However, all of the aforementioned work, while well worth your time seeking out, has little to do with the present volume . . . You see, another arena in which Dick excels is that of the essayist and reviewer. Yes, sometimes the label of “critic” is applied, but it won’t be used by me as I hold to the definitions as follows: A “critic” will tell you why you’re supposed to appreciate a particular work, just as a dietician may sing the praises of a particularly loathsome vegetable as it is good for you. A reviewer, (and I harken back to the self-applied description furnished by the late, great A. J. Budrys), serves as sort of an investment counselor, letting you know whether or not in his or her opinion a book is worth your time and money . . . To me, this is a far more valuable service than the one provided by the critic, so I hope that Dick doesn’t take offense by being called a “reviewer”.
The material in this book contains a generous amount of review material, ranging from the early days of Andrew Porter’s Algol/Starship in the 1960s to much more recent material from the venerable newspaper of the science fiction field, Locus. That’s not to imply that Writer Volume II is limited to book reviews, (though were that the case, you would certainly be getting your money’s worth). I have also invoked the term “essayist”, and as I stated much earlier, Dick Lupoff is that rare sort of author who can write compellingly on any subject and bring it to life. Whether he’s discussing the first full-time female science fiction author, Clare Winger Harris, the history of the original Captain Marvel, or the batting averages of the baseball players who participated in the House of David; he’s going to draw you in, entertain, educate, and enrich; regardless of the subject matter. The authors that can do this consistently can likely be counted on the fingers of one hand . . . For my money, Dick Lupoff joins Harlan Ellison and Graham Greene in that very small, very illustrious company where I’ll read anything they’ve written on any subject, even if it’s something that has previously been of no interest to me whatsoever.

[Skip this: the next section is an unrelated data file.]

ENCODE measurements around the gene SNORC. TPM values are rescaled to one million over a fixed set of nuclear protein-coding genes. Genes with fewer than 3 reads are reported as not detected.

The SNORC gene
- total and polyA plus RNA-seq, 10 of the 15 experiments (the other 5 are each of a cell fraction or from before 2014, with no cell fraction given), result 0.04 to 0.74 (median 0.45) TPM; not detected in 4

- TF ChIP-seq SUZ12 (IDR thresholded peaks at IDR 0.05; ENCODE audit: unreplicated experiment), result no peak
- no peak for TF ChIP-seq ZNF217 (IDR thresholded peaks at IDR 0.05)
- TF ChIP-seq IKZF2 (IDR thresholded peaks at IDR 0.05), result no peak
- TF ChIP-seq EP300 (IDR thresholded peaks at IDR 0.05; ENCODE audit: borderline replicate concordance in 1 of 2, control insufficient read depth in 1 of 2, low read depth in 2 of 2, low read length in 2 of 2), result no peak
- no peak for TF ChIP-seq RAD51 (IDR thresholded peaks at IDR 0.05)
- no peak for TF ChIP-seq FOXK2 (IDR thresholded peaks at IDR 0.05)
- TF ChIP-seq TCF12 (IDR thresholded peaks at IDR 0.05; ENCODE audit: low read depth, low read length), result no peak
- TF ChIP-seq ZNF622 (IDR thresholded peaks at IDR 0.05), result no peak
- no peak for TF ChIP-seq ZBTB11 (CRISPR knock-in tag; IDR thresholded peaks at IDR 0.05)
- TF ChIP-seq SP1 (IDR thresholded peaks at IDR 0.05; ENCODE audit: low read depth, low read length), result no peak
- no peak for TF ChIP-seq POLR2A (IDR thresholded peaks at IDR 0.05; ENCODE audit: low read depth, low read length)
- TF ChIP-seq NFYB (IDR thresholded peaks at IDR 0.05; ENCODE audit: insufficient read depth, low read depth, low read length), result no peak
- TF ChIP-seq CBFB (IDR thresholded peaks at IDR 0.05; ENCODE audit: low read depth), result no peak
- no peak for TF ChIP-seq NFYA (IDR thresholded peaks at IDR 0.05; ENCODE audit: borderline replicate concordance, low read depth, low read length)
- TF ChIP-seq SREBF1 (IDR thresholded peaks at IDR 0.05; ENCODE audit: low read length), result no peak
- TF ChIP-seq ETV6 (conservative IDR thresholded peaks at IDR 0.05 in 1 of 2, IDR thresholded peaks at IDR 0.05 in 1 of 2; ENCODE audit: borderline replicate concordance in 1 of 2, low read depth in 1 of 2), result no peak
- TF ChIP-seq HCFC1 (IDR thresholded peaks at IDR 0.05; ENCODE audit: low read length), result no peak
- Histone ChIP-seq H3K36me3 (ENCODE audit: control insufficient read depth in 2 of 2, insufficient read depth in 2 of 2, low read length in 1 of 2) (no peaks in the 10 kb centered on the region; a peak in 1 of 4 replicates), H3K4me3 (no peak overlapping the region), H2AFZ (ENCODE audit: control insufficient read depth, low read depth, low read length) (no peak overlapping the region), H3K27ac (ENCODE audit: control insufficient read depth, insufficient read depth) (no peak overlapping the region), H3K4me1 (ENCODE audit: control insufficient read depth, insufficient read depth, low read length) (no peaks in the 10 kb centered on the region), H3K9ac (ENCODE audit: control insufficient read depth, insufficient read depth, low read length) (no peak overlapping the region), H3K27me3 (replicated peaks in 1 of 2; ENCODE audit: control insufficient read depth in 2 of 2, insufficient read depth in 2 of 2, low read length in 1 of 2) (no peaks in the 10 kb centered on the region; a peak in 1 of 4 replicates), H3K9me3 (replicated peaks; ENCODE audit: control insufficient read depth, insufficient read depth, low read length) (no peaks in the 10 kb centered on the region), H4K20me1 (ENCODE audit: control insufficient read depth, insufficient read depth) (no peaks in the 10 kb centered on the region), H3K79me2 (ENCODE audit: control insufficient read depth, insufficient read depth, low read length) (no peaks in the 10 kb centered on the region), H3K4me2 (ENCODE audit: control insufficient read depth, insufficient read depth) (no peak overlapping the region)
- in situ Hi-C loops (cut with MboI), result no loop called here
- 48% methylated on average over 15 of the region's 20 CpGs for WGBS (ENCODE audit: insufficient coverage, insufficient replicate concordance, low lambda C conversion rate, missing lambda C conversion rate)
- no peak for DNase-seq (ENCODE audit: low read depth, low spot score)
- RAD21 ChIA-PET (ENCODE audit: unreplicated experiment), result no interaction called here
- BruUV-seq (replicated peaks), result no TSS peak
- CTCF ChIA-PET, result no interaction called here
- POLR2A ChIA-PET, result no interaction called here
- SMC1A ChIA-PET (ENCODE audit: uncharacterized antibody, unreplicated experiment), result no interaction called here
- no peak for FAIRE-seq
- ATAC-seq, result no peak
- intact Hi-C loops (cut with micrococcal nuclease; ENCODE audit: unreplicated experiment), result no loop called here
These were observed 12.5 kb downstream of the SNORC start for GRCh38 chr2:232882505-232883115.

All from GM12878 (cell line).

The great news for readers of this three-volume set is that you likely haven’t found these books by accident. You’re likely a Ramble House reader which presupposes an interest in science fiction, mystery, or the just plain unusual. That being the case, that’s exactly the sort of thing that you’ll see covered herein. Whether Dick’s discussing contemporary SF, his time in the armed forces, his love of the Great American Game, or the works that should have won the Hugo Award and didn’t, there’s going to be something here to stimulate your thinking, and after all, isn’t that what being a Writer is all about? Enjoy!